Wednesday, September 20, 2000

You hadda be there

But rock journalist-director Cameron Crowe spills the beans.

Posted By on Wed, Sep 20, 2000 at 12:00 AM

The boys in the band (with the girls who love them, and a boy who writes about them).
  • The boys in the band (with the girls who love them, and a boy who writes about them).
Initially, Almost Famous appears to be a rock and roll coming-of-age tale, with William Miller (Patrick Fugit) serving as the onscreen surrogate for writer-director Cameron Crowe, who began writing cover stories for Rolling Stone while still in his teens. It’s a fascinating premise: A young fan is allowed into the inner sanctum of rock during the hedonistic ’70s and makes a living recording his impressions.

What soon becomes apparent is that the adolescent Crowe was more mature than the majority of the rock stars he interviewed, possessing the ability to recognize another person’s distinct point of view and the talent to communicate it. So Almost Famous isn’t so much about William becoming an adult as the oddball group of people who surround him coming to terms with the consequences of their own actions.

William goes on tour with Stillwater, a band on the cusp of major fame, and observes the rivalry between the soulful guitar player Russell Hammond (Billy Crudup) and prima donna lead singer Jeff Bebe (Jason Lee). But his attention is also drawn to Penny Lane (Kate Hudson), head of a cluster of groupies who refer to themselves as "band-aids" and function as earnest muses. Meanwhile, William is receiving two very different types of advice from his ferociously protective mother, Elaine (Frances McDormand), and Lester Bangs (Philip Seymour Hoffman), the erudite rock critic he most admires.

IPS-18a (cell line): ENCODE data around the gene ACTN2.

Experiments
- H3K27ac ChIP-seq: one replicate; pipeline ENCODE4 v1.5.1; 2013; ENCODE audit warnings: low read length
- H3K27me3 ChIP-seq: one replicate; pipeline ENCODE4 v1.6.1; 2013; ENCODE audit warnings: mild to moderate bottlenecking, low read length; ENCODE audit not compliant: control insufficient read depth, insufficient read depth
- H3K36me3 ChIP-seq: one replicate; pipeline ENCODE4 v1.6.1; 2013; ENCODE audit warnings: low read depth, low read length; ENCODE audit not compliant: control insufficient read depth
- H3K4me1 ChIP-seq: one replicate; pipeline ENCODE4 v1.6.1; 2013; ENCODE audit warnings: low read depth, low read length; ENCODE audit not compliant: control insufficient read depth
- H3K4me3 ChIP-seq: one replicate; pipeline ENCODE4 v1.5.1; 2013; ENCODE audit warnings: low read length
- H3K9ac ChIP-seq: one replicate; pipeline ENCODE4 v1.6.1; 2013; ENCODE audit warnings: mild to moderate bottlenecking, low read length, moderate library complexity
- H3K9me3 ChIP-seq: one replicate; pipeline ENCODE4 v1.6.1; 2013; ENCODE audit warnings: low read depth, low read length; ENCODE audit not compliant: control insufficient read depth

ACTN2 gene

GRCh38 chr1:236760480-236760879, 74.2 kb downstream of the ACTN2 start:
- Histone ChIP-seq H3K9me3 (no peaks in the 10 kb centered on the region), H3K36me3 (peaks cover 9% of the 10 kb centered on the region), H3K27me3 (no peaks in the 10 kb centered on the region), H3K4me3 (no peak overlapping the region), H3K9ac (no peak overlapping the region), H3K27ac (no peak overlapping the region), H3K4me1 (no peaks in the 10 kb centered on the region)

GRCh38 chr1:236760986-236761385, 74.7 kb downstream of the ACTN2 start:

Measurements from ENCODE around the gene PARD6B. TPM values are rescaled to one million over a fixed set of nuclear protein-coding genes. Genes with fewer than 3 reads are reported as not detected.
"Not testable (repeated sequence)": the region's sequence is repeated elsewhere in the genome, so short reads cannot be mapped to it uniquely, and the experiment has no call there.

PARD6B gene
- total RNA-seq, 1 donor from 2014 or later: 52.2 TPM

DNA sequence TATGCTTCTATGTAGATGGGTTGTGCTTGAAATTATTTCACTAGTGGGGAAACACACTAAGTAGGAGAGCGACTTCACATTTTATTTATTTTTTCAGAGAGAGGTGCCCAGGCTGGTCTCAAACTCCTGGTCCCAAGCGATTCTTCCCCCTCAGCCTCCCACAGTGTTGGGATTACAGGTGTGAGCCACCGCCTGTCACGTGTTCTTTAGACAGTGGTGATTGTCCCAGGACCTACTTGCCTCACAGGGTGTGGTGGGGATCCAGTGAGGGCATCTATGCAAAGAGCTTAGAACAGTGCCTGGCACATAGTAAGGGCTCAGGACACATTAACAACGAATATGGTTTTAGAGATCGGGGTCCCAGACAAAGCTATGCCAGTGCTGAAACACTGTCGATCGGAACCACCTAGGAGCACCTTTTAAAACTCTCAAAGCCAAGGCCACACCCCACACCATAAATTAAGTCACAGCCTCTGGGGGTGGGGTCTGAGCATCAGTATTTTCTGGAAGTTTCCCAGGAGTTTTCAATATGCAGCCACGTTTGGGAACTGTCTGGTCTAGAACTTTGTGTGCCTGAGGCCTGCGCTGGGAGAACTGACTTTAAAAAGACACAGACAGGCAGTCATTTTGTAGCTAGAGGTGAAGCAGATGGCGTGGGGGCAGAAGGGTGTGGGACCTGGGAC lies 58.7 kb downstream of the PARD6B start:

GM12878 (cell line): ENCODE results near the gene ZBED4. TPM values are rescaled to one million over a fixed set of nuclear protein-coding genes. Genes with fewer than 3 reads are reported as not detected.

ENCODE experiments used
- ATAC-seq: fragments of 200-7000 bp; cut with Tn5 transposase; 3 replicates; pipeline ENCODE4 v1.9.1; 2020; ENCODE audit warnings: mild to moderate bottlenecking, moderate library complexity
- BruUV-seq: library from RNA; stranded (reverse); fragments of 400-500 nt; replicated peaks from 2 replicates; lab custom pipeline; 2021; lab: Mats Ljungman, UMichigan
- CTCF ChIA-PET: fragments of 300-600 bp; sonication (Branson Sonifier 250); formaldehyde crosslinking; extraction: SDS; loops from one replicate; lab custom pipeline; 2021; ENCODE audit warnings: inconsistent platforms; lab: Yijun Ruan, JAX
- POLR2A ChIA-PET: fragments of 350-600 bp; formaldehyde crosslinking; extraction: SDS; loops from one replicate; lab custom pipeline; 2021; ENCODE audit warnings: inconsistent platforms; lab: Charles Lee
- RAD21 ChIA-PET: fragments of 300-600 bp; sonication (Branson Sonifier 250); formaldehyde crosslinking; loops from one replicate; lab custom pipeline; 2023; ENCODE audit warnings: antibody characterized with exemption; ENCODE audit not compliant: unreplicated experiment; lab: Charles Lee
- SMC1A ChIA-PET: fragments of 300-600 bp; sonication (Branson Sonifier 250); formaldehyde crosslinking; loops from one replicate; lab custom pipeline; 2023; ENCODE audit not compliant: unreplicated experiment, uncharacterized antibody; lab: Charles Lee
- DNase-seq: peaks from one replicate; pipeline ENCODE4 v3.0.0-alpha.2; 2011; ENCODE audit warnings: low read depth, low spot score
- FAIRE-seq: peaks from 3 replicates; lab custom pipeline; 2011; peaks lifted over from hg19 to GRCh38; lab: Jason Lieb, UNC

Almost Famous is by turns funny and touching, frivolous and smart, and Cameron Crowe uses the often outrageous situations William finds himself in to comment on the contradictory nature of human relationships and the importance of recognizing genuine versus illusory connections. He juxtaposes fictionalized characters (the Allmansesque Stillwater) with real contemporaries such as Bangs, and it works because Crowe has formulated such a full-bodied portrait of the time, with its intoxicating brew of innocence and decadence.

Tying everything together is the music, and not just the film’s superbly constructed sound track. A pure devotion to music — beyond ego, beyond commerce — is what binds these characters together. Almost Famous isn’t a nostalgia piece about the heyday of rock. It’s about the active love of good music, and how that can transform lives and shape dreams. Corny as that may sound, it happens every day.

Read our review of the the sound track companion recording for Almost Famous.

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